Read the previous installment: The ‘Walk-Around’ Part 1: Create Excitement on the Way to the Close

It’s important to start the walk-around at the front of the unit and end at the front. If you randomly start pointing out features, you will miss something that was important to the prospect or confuse them.

Before we continue, I wanted to take a moment and emphasize the importance of practicing the walk-around when no one is around. To your co- workers, you may look a little silly. However, none of the people who work for the dealership will ever be your customer, so it’s not important what they think. You are practicing for you and your future customers.

Now, at this point, you have made your opening statement and you need to look at two things as you stand in front of the product. First, specifically what has been designed into the front of this product that would be important to the prospects. For instance, if you are talking with a husband and wife, the front of the product might represent two different things and you will want to discuss both.

With the husband, you might touch on the automotive style paint or the suspension. Your goal is to bring up one of the features, share the benefit and ask a question that will have them saying “yes” to you. You also need to think about what would be of interest to the wife. Consider talking about the safety features or the ease of operation.


Again, your job as a professional is to keep the husband and the wife engaged and saying “yes” as you point out the features and benefits to each of them. Now that you have some momentum, begin moving to the side and stop at a point where you can talk about the tires, the wheels and frame or operator features.

Every aspect of the product is designed to offer some benefit to the owner and it’s your job to highlight those features and get a “yes” from your prospective buyer. This indicates that they understand why the feature is built into the unit and why they would want it.

Continue Building Momentum

Since you are at the point where your prospects can see the operator features, it is a great time to say something like, “Lean down for a moment and let’s take a close look how this has been designed with people like yourselves in mind.”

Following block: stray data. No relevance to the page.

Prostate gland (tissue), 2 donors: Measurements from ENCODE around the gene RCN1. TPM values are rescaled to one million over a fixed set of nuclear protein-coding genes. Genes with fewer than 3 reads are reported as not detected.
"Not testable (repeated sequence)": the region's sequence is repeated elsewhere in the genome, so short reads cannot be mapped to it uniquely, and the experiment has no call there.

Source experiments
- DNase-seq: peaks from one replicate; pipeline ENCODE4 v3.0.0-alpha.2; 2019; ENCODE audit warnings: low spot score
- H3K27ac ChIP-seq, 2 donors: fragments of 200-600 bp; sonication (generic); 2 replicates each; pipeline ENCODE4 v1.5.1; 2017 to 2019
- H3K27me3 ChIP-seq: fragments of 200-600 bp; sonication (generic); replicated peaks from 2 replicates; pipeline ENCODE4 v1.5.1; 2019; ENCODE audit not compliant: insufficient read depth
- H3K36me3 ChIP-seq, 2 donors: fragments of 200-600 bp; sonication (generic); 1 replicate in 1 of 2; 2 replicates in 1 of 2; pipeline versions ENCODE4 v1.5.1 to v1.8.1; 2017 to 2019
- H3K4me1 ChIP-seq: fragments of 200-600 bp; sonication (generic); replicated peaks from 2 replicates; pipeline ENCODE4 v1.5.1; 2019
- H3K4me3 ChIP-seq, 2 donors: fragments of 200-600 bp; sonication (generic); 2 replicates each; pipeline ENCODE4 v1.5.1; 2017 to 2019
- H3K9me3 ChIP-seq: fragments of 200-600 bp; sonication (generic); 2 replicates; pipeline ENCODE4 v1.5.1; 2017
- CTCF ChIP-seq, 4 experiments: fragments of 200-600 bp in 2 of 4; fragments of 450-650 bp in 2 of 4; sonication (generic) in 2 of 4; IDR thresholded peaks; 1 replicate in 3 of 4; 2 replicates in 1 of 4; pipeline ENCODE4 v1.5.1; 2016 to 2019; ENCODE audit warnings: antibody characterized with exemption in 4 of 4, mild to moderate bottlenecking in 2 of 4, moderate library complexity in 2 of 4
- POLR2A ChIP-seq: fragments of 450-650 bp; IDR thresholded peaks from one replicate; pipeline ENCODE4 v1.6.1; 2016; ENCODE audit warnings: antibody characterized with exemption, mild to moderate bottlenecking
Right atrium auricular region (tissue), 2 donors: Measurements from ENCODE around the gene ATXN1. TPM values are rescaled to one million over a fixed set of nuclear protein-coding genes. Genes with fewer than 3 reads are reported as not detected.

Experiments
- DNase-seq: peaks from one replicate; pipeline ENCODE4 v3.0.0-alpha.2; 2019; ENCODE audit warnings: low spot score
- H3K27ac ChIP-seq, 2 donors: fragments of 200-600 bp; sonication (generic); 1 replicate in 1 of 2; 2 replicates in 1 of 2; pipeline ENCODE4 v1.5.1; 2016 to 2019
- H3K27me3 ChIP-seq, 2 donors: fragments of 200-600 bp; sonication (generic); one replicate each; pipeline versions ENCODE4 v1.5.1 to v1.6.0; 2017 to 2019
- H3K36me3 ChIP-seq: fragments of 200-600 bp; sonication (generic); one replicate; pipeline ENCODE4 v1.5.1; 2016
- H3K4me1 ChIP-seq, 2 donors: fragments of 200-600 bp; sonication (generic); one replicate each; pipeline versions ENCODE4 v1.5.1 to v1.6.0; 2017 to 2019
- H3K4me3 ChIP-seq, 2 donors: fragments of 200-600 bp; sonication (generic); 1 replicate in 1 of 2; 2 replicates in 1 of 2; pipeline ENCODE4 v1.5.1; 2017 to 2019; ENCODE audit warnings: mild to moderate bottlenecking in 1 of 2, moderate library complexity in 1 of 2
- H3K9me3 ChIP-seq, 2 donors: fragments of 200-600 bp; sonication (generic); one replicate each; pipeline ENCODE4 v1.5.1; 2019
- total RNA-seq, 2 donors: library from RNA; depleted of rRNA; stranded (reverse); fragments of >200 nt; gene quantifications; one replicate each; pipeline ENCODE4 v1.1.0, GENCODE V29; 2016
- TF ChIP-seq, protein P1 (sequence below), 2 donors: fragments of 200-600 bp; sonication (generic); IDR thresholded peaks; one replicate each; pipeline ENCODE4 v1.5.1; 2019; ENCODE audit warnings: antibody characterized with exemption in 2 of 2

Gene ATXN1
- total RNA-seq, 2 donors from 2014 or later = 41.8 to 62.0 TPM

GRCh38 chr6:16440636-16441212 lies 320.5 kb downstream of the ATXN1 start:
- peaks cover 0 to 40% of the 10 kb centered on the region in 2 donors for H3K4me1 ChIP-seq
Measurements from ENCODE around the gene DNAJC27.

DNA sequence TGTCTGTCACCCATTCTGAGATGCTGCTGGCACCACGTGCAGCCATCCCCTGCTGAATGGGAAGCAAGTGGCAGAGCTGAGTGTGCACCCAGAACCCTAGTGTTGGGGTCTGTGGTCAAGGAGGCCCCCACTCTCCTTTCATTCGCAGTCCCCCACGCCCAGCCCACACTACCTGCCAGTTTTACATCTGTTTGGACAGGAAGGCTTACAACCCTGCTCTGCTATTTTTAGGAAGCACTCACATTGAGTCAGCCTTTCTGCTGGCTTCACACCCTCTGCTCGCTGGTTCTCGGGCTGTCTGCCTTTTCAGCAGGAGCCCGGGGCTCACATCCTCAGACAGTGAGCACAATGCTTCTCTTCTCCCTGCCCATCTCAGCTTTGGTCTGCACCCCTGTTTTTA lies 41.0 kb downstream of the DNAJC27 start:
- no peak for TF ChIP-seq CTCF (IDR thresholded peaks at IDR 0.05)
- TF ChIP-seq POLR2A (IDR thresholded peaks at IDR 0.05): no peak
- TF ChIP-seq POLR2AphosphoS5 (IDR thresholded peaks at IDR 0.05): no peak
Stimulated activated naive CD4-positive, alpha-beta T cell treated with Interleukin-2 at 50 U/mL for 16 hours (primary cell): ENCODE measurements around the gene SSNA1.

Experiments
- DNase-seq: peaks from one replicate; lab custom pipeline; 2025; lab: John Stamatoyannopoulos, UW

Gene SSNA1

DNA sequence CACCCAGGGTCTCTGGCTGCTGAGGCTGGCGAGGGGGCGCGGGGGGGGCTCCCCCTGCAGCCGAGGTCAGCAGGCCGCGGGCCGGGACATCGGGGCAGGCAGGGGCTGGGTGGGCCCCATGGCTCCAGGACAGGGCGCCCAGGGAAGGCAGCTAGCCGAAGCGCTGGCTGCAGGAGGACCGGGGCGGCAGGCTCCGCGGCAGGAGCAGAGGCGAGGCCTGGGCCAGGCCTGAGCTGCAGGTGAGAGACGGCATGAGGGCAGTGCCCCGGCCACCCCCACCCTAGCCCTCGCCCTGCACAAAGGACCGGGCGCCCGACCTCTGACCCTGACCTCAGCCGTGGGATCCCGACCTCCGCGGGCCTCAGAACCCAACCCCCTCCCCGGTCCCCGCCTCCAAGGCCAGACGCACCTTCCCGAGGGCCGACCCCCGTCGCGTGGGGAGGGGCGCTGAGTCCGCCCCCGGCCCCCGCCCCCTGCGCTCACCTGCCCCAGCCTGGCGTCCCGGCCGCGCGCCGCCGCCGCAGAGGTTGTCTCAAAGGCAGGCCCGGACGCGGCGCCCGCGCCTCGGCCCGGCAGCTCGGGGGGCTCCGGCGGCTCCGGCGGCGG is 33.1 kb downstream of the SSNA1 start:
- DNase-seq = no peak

I didn’t say, “Would you like to lean down?” I just told them what I needed them to do and 99% of the time they will follow. If they don’t follow your direction, it could be a warning sign that you are beginning to lose them. You may need to back up a bit and work to regain the rapport necessary to close the sale. Let’s go ahead and assume that you are doing a great job and now the three of you are looking at the operator features.

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Base this part of your presentation on the prospect’s level of interest. If you are talking about a feature and the husband yawns, but the wife shows interest, slow down and spend time focusing on that feature for her. If your prospect is looking everywhere but where you are pointing or if they look bored, you are going too slowly or you haven’t touched on their interests. Pick up the pace and move on to something that interests them. Let the customer dictate how fast or slow each step of your walk-around takes to cover.

Again, tailor your hot features and points to your prospect’s level of interest. Understand that some will be more interested in safety, others styling and still others in performance.

After you’ve made your way around the entire unit, the last part of your walk-around will be to invite one of your prospects to take the seat as you share the features of the driver controls and operate the unit safely. Let them start it and begin their test drive. If you have done everything correctly, they should leave and return with a big smile on their face and ready to make a purchase.

Show & Tell

The walk-around is not rocket science. In fact, it’s more like show and tell. You don’t need to be a genius and you don’t need to memorize every detail, capacity, and specification of every product you sell. However, you do need product knowledge to make a great impression so you can build value in the brand, the product, and you as their salesperson.

Never forget, the prospect sees you as the expert and they like to be educated, but that doesn’t mean that you need to bore them with details. Talk about things that will interest your prospect and build value in your product for them. Every buyer is different, so customize your walk-around to their interest.

The most important part of enthusiasm. When you demonstrate and present the features of your products with enthusiasm, it will become contagious. Before you know it, your prospect is enthusiastic. People that are enthused about your product typically want to buy your product. Make your presentation informative, interesting, entertaining and enthusiastic. And keep it moving!